Day 21: Numerology, the risk of specificity, and turbo-charged leisure

Field Report
photo: Team Fix Oder Nix by Jim Meyers

We bounced around the idea and can now avow, “We have never seen a match race for the final finisher like we are tracking at this moment.” Both Sockeye Voyages and Fix Oder Nix found the nitrous button by the bilge pump handle and are moving at speed, belying their gunkholing tendencies. After leaving the intoxicating embrace of Bella Bella, SV put in nearly 100 miles in two days, bringing them abeam of FoN. All day they battled (some call it buddy boating) with a distinct middle finger held high aloft, and astern should the Grim Sweeper get any funny ideas about its role in our final R2AK days. Speed has little meaning in a neck-and-neck race; whether boats are foiling so hard they’re sluffing paint or their measure of advance is the distance between oar splashes, the game is afoot. What matters now is where the bow is, not how it got there, and when we will see them on the docks tomorrow—or the next. At this point, it doesn’t really matter; we will finally be able to celebrate this victory shoulder to shoulder. And Chelcie will get to work…

It’s been since 2015 that the curtain was pulled back on R2AK to reveal our glaring weakness in the arcane and (bias here) needless art of mathematics. Since the race cabal was formed—comparing outdated charts and walking mileage with a divider—there have been plenty of minds to discuss feasibility, strategy, and if teams will answer the clarion call of the best bad idea we could muster. However, it wasn’t until 2015, when teams started hitting the finish line at Chuck’s Fish House, that we began to see the extraordinary folly of our preparation. Starting the second leg at noon, time zone differences, and measuring something with a word never uttered but to ask some to wait.

 “Just a minute!” 

Or describe some of the racer’s boat parts.  

“That is the most minute turning block I have ever seen. It’s adorable!” 

It proved too much for our simple selves. We’d get team names right and routinely the proper day they arrive, but specificity beyond the celebratory fact of a team making it to Ketchikan was beyond us. And the inaccuracies of our guesses were vetted—as they are every year—by thousands of viewers and tracker fans routinely hungering for even a single true fact. 

Spray paint ain’t going to change our true colors, and therapy seems to work the wrong lobe for what ails us, but one pissed-off fan, driven nearly to full body paroxysms, decided it was time to end this charade of professionalism and get something right.

Chelcie decided he would either curse our forebears, burn his race hat, and never darken our door again, or find a solution. And so the Chelcie Papers were born. A trove of multi-year race finishes vetted through actual statistics, Facebook feeds, live cams, and reports on the race. He corrects timings, team sizes, and vessel length and crams it into one beautiful, head-spinning document.

So to all the geeks out there, the armchair statisticians, teams who want to know how they fared, and those calculating world records, the Chelcie Papers are here for 2022.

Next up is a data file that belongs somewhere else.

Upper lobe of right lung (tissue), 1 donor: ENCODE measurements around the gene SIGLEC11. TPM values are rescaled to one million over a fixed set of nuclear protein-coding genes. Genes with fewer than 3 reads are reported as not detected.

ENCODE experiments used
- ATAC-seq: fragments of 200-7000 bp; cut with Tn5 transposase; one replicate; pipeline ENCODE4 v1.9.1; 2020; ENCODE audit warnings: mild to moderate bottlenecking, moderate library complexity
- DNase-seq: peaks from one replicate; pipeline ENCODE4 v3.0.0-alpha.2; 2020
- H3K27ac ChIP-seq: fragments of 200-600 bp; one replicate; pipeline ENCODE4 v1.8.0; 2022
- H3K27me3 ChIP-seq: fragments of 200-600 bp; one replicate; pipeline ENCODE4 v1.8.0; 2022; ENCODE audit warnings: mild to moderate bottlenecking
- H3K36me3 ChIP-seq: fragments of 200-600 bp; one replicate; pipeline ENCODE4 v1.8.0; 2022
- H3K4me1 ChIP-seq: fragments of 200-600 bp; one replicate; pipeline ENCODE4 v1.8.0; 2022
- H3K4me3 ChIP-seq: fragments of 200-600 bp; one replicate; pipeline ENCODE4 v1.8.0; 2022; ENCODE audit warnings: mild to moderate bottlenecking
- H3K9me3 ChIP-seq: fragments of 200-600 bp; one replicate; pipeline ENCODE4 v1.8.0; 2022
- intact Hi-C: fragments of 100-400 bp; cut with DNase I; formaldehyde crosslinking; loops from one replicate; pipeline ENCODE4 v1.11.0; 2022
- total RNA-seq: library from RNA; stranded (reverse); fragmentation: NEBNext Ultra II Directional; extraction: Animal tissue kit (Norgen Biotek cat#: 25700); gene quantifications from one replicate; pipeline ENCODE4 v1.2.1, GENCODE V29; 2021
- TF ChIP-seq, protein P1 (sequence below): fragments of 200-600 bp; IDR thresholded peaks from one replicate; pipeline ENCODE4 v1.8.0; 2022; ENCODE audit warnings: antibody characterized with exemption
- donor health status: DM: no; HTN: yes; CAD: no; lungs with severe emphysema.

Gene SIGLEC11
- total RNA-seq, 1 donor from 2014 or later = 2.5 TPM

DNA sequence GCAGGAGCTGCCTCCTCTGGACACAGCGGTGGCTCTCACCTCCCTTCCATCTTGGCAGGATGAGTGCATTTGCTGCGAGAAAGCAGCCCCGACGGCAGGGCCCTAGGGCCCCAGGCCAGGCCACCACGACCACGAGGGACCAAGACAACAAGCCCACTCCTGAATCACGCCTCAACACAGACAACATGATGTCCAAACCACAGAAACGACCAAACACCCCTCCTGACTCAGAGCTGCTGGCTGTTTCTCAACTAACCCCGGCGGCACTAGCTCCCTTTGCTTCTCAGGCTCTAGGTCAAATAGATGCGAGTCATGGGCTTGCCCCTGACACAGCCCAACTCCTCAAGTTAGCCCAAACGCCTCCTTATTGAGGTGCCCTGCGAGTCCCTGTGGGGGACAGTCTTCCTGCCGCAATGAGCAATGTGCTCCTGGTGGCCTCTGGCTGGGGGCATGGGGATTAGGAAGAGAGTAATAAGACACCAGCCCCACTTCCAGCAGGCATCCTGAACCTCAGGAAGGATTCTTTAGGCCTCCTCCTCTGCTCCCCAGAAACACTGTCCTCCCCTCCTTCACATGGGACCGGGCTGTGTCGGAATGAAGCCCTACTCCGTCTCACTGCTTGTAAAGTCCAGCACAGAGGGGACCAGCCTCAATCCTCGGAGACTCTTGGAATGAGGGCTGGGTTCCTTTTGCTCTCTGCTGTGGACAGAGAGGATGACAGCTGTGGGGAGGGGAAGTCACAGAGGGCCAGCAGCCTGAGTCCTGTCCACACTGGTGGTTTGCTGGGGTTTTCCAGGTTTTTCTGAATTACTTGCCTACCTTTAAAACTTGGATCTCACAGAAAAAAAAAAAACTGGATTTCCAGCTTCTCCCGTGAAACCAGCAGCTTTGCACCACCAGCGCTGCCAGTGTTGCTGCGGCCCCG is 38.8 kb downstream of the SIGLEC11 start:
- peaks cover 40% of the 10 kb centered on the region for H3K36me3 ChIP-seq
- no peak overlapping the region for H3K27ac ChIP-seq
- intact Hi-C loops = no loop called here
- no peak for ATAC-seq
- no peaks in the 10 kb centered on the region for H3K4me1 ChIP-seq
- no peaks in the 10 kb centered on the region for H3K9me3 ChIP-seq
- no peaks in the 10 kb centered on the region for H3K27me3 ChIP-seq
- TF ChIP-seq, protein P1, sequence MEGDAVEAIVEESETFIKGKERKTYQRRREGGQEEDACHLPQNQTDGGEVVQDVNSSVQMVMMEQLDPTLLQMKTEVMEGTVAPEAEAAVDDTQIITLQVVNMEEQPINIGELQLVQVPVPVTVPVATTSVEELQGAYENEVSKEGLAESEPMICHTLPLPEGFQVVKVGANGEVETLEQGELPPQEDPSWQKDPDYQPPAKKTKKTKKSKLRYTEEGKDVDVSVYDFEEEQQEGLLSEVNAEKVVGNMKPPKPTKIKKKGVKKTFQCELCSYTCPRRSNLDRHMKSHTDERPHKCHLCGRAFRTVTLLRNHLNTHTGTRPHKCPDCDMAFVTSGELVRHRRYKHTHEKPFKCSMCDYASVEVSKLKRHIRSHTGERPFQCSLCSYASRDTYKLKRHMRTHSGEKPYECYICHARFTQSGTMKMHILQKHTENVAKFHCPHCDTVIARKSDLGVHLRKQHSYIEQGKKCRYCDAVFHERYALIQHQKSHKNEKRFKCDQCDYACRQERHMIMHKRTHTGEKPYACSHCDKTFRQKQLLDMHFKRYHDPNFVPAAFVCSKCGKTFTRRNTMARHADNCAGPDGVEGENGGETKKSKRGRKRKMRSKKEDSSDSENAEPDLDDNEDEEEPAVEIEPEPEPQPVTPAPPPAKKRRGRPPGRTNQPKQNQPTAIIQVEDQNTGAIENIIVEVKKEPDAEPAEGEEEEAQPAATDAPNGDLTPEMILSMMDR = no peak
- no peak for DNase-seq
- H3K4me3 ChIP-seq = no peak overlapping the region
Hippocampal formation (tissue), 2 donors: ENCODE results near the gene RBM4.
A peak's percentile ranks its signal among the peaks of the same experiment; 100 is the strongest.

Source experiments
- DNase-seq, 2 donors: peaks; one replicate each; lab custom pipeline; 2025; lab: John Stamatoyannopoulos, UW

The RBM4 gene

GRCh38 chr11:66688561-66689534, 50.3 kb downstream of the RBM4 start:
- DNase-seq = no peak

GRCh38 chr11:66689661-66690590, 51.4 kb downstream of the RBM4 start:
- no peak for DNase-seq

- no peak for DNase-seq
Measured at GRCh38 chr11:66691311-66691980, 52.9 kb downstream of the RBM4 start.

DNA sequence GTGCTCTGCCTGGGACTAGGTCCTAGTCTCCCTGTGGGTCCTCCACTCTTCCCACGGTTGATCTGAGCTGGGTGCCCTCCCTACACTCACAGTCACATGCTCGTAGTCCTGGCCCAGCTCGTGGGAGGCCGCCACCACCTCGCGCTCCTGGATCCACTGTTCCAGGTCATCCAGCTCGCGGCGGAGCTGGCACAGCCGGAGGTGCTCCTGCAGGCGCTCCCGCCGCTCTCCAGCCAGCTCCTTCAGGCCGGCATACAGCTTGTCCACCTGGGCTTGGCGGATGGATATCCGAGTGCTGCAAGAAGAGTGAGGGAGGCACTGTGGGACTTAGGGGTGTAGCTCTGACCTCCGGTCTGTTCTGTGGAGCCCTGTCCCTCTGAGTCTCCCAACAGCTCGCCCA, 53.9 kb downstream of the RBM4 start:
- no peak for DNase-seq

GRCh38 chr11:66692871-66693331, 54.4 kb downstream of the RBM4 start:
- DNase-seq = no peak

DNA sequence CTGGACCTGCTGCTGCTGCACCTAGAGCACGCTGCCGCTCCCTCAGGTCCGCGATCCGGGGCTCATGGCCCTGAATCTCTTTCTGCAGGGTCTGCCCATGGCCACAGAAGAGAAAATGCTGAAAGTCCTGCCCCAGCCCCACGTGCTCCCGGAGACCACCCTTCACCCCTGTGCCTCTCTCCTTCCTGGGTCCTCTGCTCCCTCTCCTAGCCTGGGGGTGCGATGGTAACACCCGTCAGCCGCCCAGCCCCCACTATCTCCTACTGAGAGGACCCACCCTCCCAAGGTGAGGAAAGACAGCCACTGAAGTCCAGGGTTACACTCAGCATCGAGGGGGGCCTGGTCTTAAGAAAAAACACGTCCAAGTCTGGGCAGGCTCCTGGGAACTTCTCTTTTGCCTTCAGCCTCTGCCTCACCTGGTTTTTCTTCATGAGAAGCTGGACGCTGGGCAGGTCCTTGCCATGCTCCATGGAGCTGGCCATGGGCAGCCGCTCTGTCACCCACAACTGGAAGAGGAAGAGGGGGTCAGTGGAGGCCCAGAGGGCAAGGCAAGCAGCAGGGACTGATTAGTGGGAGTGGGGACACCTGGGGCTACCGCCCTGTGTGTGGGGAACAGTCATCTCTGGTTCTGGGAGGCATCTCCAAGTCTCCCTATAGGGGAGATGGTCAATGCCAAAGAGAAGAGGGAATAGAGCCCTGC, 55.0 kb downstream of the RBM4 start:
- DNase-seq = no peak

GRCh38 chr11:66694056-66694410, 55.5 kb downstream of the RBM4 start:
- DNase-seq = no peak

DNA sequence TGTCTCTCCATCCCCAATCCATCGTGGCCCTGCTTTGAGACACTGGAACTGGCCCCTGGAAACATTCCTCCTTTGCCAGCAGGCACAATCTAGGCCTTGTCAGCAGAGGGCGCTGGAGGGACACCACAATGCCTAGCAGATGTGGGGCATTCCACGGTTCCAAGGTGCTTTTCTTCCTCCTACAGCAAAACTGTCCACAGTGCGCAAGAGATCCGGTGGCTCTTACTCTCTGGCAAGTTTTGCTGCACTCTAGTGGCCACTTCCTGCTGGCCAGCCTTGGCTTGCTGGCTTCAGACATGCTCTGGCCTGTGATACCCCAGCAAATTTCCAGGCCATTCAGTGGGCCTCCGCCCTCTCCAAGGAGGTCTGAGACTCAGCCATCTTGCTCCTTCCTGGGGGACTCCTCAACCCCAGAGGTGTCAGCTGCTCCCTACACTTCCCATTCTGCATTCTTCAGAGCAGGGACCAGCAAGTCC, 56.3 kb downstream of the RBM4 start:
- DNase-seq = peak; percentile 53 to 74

As a taster, here is what we gleaned on this 21st day of the race:

  • The west coast route is still unproven as the fastest way to claim an R2AK first place. For as fast as Pure & Wild hustled up the coast, four teams from three different years, including a monohull, have made it more quickly.
  • Wraith 2AK missed the record of Fastest Tenth-Place Finish by 7 hours and 6 minutes (2018 Wright Yachts).
  • Leigh and Clare of Don’t Tell Mom gracefully pulled off a new record time for a rowboat.
  • But Karl #$%# Kruger of Heart of Gold still holds the human-power record on a stand-up paddleboard (2017)… A paddleboard.
  • And no one will ever beat the record held by Barefoot Wooden Boat for Final Finisher. Because we could not tolerate the wait and permanently shortened the course after 2015. Their finish remains always the longest.

Mainly we see a lot of numbers, and it makes us sleepy. What great insights have we missed?

Two more teams are looking to adorn the Papers before this clock is unwound. Today or tomorrow. Chelcie will be waiting.


First Team Sockeye Voyages by Jim Meyers, second by Liv von Oelreich, third by Rebecca Ross

Field Report: Having What It Takes to Finish Race to Alaska

By Rebecca Ross, Field Reporter

If you’ve been following Race to Alaska, you know how unbelievably challenging the race is— especially for the human-powered teams. For most people, making it to the finish line requires unbelievable mental fortitude and physical stamina, especially if the weather gods aren’t particularly kind during those taxing days out at sea. There is no guarantee that racers will even make it to Ketchikan under ideal circumstances with fair weather, extensive skills, and experience.

But then, there’s Team Let’s Row Maybe?—an all-female row team who had never done anything like this before and yet managed to cross the finish line, barely intact, but still, they did it! 

Following their journey, I realized it may have been their unyielding determination, endless reserves of pure, raw grit, and a substantial amount of humor that got them through it. Especially since they felt there was a conspiracy against them—receiving every obstacle the universe (and maybe even the Race Boss) could conjure upKeep Reading